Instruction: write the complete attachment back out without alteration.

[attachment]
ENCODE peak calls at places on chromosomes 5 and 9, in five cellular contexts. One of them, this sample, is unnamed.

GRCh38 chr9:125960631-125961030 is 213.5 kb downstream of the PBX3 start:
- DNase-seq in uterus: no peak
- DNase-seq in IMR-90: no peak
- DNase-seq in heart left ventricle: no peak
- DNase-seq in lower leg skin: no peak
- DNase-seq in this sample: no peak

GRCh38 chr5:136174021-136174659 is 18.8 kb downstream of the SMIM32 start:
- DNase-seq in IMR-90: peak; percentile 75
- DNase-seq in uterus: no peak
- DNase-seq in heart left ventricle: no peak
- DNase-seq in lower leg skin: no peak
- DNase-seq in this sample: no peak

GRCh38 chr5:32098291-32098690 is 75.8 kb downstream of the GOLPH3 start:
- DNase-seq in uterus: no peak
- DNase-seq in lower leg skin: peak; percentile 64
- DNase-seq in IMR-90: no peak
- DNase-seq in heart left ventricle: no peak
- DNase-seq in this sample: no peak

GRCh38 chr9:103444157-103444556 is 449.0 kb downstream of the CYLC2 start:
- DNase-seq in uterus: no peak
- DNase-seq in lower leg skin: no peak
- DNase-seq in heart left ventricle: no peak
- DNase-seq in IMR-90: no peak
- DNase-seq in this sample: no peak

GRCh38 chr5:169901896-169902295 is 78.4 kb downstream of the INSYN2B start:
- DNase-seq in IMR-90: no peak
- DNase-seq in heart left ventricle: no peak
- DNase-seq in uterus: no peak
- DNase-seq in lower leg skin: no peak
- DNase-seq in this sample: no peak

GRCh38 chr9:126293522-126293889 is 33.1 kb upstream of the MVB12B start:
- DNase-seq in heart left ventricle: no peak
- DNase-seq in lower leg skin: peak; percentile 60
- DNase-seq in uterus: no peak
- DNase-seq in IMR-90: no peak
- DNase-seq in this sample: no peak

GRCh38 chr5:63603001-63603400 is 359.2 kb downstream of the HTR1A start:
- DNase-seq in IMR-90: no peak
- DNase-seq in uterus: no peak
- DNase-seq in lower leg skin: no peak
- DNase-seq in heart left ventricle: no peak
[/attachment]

ENCODE peak calls at places on chromosomes 5 and 9, in five cellular contexts. One of them, this sample, is unnamed.

GRCh38 chr9:125960631-125961030 is 213.5 kb downstream of the PBX3 start:
- DNase-seq in uterus: no peak
- DNase-seq in IMR-90: no peak
- DNase-seq in heart left ventricle: no peak
- DNase-seq in lower leg skin: no peak
- DNase-seq in this sample: no peak

GRCh38 chr5:136174021-136174659 is 18.8 kb downstream of the SMIM32 start:
- DNase-seq in IMR-90: peak; percentile 75
- DNase-seq in uterus: no peak
- DNase-seq in heart left ventricle: no peak
- DNase-seq in lower leg skin: no peak
- DNase-seq in this sample: no peak

GRCh38 chr5:32098291-32098690 is 75.8 kb downstream of the GOLPH3 start:
- DNase-seq in uterus: no peak
- DNase-seq in lower leg skin: peak; percentile 64
- DNase-seq in IMR-90: no peak
- DNase-seq in heart left ventricle: no peak
- DNase-seq in this sample: no peak

GRCh38 chr9:103444157-103444556 is 449.0 kb downstream of the CYLC2 start:
- DNase-seq in uterus: no peak
- DNase-seq in lower leg skin: no peak
- DNase-seq in heart left ventricle: no peak
- DNase-seq in IMR-90: no peak
- DNase-seq in this sample: no peak

GRCh38 chr5:169901896-169902295 is 78.4 kb downstream of the INSYN2B start:
- DNase-seq in IMR-90: no peak
- DNase-seq in heart left ventricle: no peak
- DNase-seq in uterus: no peak
- DNase-seq in lower leg skin: no peak
- DNase-seq in this sample: no peak

GRCh38 chr9:126293522-126293889 is 33.1 kb upstream of the MVB12B start:
- DNase-seq in heart left ventricle: no peak
- DNase-seq in lower leg skin: peak; percentile 60
- DNase-seq in uterus: no peak
- DNase-seq in IMR-90: no peak
- DNase-seq in this sample: no peak

GRCh38 chr5:63603001-63603400 is 359.2 kb downstream of the HTR1A start:
- DNase-seq in IMR-90: no peak
- DNase-seq in uterus: no peak
- DNase-seq in lower leg skin: no peak
- DNase-seq in heart left ventricle: no peak